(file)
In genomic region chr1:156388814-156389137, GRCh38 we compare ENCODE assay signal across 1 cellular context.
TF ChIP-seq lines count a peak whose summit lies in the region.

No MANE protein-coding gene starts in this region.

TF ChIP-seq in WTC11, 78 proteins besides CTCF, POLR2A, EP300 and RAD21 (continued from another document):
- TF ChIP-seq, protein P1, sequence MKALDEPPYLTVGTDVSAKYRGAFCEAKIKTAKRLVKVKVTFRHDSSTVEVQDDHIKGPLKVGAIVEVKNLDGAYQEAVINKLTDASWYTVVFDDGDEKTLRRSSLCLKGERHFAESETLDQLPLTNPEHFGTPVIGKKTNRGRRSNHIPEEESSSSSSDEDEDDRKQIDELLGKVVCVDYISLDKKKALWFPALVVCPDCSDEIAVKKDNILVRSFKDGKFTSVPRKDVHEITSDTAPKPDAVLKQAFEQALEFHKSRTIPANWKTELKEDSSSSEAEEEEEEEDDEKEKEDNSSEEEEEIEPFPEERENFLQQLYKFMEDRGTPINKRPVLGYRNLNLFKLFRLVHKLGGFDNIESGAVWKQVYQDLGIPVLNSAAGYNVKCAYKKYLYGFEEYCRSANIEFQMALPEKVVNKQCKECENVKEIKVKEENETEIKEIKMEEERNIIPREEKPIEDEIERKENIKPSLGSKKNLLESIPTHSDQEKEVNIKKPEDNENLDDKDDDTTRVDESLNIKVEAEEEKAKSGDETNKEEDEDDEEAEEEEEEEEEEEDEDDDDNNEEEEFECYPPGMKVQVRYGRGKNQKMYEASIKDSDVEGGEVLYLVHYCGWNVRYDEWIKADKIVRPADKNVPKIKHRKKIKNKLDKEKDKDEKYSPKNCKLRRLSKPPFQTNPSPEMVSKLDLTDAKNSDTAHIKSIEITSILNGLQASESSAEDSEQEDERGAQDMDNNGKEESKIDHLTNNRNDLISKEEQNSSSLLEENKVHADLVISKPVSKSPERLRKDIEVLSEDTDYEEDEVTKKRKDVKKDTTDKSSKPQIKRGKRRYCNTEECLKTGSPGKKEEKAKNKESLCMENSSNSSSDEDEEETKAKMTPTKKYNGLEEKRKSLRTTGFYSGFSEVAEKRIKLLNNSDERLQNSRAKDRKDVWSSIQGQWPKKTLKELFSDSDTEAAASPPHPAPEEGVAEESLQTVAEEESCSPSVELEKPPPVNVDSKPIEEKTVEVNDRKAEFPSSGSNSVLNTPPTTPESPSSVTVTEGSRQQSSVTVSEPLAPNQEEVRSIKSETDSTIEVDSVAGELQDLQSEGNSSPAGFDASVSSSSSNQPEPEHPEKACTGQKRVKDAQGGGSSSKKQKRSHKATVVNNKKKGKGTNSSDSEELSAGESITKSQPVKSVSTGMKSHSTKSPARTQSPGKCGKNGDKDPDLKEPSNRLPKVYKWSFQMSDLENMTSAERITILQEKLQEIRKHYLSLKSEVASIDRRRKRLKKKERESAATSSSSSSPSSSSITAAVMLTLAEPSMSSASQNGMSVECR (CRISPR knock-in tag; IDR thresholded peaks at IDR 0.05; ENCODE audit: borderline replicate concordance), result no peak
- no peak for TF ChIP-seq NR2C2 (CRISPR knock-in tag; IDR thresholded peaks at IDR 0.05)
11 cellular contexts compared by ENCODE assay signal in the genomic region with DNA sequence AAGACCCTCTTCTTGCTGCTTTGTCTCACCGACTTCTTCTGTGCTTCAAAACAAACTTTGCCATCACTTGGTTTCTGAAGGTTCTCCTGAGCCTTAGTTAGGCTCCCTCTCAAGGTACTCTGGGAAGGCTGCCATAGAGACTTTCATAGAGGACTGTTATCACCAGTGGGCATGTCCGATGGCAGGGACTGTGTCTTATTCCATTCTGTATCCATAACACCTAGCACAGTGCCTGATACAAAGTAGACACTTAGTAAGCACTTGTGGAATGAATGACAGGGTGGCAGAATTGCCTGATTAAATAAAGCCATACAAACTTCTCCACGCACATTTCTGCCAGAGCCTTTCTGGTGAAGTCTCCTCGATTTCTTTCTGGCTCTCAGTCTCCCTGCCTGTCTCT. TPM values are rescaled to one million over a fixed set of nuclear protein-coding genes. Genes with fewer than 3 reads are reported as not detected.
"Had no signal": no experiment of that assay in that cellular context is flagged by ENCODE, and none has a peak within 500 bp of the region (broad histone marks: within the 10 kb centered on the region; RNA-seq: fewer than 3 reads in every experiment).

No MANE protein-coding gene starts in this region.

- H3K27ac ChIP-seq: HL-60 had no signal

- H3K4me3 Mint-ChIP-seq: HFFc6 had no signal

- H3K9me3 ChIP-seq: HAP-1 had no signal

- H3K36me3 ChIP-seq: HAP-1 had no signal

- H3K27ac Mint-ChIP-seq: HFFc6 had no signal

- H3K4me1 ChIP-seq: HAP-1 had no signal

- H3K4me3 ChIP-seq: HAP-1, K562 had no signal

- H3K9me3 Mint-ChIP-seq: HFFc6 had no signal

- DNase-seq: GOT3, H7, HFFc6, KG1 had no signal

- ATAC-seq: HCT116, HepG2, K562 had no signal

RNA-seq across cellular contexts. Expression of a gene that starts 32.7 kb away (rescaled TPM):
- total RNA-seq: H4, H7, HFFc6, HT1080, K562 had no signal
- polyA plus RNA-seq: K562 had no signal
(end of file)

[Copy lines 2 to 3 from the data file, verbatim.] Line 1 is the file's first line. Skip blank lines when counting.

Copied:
TF ChIP-seq lines count a peak whose summit lies in the region.

No MANE protein-coding gene starts in this region.